Evaluating accuracy of striatal, pallidal, and thalamic segmentation methods: Comparing automated approaches to manual delineation.
|Title||Evaluating accuracy of striatal, pallidal, and thalamic segmentation methods: Comparing automated approaches to manual delineation.|
|Publication Type||Journal Article|
|Year of Publication||2017|
|Authors||Makowski C, Béland S, Kostopoulos P, Bhagwat N, Devenyi GA, Malla A, Joober R, Lepage M, M Chakravarty M|
|Date Published||2017 Mar 01|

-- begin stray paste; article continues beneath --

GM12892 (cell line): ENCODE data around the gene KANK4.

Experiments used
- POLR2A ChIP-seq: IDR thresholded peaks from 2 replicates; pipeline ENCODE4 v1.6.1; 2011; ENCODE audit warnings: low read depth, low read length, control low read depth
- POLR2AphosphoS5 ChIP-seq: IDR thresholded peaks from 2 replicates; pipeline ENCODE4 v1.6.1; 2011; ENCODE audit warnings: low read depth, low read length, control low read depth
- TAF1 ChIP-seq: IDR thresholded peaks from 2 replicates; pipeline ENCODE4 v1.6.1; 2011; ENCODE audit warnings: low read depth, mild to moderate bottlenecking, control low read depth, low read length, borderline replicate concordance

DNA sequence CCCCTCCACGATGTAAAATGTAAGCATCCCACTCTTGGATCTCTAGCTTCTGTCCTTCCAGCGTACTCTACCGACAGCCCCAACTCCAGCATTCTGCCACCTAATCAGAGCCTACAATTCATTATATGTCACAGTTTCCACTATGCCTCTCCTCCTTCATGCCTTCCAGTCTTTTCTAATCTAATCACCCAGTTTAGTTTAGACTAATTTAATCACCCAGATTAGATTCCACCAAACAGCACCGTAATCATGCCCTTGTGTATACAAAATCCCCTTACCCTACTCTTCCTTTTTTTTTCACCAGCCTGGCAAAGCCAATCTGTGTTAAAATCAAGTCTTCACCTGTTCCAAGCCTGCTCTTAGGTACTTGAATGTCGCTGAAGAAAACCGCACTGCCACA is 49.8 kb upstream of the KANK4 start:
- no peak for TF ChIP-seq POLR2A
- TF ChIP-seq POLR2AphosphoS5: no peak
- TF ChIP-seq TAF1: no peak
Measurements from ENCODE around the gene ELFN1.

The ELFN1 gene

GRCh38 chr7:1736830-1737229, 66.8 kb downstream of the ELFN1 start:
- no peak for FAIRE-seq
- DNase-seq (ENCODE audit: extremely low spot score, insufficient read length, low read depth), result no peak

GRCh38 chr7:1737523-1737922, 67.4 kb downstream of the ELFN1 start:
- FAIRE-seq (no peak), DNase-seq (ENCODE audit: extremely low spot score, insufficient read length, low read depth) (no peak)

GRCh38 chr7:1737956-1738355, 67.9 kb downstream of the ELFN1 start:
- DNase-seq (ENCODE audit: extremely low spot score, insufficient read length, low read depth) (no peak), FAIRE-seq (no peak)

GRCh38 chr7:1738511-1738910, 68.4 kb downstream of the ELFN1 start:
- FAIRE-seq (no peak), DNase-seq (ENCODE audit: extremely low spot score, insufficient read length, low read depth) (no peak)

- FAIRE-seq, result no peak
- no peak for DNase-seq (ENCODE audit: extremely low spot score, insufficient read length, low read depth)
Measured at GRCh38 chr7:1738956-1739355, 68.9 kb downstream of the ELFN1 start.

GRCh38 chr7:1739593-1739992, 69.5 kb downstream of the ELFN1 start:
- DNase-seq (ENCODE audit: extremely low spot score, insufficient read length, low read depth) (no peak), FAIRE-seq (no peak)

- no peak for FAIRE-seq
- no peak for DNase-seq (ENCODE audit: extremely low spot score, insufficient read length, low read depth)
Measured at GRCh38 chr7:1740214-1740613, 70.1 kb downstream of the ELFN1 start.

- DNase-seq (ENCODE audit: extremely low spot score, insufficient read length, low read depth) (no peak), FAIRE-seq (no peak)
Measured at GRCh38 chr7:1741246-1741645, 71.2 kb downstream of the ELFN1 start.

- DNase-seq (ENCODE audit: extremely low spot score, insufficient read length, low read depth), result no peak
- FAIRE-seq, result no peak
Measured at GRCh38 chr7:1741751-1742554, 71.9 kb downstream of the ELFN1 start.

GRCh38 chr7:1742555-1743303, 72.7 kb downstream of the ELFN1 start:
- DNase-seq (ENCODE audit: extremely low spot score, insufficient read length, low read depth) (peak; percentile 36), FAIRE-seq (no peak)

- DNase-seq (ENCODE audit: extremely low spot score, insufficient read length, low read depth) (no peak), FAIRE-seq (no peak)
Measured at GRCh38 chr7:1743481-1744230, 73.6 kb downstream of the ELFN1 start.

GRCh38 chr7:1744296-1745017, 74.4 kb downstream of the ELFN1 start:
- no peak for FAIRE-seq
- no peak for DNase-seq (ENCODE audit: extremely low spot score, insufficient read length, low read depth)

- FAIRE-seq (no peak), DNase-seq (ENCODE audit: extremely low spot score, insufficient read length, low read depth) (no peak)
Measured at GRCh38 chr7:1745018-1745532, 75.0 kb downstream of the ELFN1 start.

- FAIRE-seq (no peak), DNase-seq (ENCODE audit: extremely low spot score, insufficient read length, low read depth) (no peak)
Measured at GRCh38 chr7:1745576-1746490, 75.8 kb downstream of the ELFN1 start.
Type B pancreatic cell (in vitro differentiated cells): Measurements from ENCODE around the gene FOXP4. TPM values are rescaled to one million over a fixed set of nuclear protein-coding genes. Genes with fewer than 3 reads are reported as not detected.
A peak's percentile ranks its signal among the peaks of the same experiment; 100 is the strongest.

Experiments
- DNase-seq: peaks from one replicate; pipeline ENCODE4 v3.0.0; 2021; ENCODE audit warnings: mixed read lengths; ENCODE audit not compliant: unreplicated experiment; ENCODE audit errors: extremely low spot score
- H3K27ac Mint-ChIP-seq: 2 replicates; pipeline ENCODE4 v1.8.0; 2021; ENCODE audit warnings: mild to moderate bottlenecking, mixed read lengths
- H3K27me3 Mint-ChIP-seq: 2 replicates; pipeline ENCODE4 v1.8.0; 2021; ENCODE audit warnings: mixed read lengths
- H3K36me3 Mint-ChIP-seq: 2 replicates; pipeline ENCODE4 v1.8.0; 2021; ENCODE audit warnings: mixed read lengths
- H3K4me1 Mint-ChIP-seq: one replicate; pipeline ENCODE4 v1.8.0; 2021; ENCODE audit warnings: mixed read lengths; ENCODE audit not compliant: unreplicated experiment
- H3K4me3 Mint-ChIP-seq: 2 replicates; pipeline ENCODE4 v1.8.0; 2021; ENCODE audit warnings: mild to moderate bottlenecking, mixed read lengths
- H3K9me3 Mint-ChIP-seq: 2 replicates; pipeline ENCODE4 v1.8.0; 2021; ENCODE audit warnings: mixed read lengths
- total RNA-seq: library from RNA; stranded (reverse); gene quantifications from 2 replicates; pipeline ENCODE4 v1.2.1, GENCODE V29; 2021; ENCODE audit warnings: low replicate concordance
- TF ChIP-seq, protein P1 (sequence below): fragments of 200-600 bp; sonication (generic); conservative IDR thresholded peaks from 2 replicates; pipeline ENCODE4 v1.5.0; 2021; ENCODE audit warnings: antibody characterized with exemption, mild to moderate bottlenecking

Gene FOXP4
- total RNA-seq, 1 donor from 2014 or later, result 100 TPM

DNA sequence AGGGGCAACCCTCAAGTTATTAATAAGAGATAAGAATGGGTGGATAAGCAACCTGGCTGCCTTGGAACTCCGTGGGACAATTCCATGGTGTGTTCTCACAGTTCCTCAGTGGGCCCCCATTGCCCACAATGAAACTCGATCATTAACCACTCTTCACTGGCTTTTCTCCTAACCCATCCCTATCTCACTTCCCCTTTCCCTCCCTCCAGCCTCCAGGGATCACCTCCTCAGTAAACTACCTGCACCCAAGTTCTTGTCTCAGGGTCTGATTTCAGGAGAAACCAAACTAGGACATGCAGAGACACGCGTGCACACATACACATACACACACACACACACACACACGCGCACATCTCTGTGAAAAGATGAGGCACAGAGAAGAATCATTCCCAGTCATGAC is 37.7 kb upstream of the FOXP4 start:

Accurate automated quantification of subcortical structures is a greatly pursued endeavour in neuroimaging. In an effort to establish the validity and reliability of these methods in defining the striatum, globus pallidus, and thalamus, we investigated differences in volumetry between manual delineation and automated segmentations derived by widely used FreeSurfer and FSL packages, and a more recent segmentation method, the MAGeT-Brain algorithm. In a first set of experiments, the basal ganglia and thalamus of thirty subjects (15 first episode psychosis [FEP], 15 controls) were manually defined and compared to the labels generated by the three automated methods. Our results suggest that all methods overestimate volumes compared to the manually derived "gold standard", with the least pronounced differences produced using MAGeT. The least between-method variability was noted for the striatum, whereas marked differences between manual segmentation and MAGeT compared to FreeSurfer and FSL emerged for the globus pallidus and thalamus. Correlations between manual segmentation and automated methods were strongest for MAGeT (range: 0.51 to 0.92; p<0.01, corrected), whereas FreeSurfer and FSL showed moderate to strong Pearson correlations (range 0.44-0.86; p<0.05, corrected), with the exception of FreeSurfer pallidal (r=0.31, p=0.10) and FSL thalamic segmentations (r=0.37, p=0.051). Bland-Altman plots highlighted a tendency for greater volumetric differences between manual labels and automated methods at the lower end of the distribution (i.e. smaller structures), which was most prominent for bilateral thalamus across automated pipelines, and left globus pallidus for FSL. We then went on to examine volume and shape of the basal ganglia structures using automated techniques in 135 FEP patients and 88 controls. The striatum and globus pallidus were significantly larger in FEP patients compared to controls bilaterally, irrespective of the method used. MAGeT-Brain was more sensitive to shape-based group differences, and uncovered widespread surface expansions in the striatum and globus pallidus bilaterally in FEP patients compared to controls, and surface contractions in bilateral thalamus (FDR-corrected). By contrast, after using a recommended cluster-wise thresholding method, FSL only detected differences in the right ventral striatum (FEP>Control) and one cluster of the left thalamus (Control>FEP). These results suggest that different automated pipelines segment subcortical structures with varying degrees of variability compared to manual methods, with particularly pronounced differences found with FreeSurfer and FSL for the globus pallidus and thalamus.